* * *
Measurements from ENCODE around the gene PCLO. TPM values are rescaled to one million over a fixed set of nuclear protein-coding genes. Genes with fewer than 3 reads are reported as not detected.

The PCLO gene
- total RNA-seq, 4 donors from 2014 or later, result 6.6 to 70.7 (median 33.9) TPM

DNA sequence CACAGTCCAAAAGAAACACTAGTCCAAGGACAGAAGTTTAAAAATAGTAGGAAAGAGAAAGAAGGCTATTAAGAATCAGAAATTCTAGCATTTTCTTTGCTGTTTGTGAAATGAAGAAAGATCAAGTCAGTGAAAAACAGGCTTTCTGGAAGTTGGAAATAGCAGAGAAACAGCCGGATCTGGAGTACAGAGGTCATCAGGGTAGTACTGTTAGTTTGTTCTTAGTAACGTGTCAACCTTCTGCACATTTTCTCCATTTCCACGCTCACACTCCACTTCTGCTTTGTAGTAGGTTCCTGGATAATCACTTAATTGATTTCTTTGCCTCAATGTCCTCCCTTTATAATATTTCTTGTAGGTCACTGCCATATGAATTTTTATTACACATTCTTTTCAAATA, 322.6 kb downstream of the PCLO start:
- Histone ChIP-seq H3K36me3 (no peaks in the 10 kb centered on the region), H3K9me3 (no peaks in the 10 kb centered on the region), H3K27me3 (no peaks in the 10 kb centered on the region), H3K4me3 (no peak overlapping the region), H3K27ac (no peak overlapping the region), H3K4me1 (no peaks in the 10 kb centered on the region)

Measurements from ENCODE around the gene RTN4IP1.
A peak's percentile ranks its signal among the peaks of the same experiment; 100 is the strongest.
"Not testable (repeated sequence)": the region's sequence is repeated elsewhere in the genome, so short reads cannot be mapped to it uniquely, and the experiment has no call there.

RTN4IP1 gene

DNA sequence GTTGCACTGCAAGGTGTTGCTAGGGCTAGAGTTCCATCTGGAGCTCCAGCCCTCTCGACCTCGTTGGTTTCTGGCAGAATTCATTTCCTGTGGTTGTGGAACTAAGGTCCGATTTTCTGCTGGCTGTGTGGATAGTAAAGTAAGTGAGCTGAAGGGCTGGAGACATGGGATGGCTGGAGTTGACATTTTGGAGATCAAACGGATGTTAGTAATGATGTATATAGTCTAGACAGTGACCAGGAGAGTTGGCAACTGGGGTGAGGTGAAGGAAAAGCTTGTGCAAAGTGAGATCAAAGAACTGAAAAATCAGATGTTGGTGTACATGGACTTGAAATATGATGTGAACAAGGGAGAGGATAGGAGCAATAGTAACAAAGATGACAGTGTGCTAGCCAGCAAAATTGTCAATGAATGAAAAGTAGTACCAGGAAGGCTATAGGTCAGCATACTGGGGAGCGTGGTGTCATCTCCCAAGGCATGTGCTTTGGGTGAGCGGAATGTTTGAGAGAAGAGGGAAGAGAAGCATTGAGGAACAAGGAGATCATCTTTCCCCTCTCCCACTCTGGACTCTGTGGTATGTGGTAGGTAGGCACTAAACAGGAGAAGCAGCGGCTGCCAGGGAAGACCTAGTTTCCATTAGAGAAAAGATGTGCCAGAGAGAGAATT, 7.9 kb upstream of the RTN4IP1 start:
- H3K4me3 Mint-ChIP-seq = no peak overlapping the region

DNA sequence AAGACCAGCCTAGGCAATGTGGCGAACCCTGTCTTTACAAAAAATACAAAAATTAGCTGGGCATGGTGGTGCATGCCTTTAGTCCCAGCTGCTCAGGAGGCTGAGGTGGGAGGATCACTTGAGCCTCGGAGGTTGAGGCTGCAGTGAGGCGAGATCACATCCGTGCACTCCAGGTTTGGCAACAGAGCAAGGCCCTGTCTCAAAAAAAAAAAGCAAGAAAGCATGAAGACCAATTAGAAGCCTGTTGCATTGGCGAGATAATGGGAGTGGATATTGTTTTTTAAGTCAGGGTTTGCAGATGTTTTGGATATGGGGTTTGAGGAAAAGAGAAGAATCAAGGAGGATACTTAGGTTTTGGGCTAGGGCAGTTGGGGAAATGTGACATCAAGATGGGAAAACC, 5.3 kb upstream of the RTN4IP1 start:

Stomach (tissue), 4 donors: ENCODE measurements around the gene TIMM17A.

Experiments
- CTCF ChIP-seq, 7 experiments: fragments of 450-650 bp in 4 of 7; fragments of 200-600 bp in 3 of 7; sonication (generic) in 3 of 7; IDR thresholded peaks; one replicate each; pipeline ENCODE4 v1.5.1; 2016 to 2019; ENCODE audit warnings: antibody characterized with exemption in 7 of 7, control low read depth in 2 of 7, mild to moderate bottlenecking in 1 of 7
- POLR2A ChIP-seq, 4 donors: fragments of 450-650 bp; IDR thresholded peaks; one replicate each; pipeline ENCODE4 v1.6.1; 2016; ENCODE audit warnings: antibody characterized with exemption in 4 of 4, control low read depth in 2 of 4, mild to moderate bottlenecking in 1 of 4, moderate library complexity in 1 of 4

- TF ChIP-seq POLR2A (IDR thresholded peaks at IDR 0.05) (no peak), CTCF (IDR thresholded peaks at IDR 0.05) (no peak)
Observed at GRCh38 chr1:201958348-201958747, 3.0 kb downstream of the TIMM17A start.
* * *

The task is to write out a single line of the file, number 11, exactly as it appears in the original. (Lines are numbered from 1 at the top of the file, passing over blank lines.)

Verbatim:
- H3K4me3 Mint-ChIP-seq = no peak overlapping the region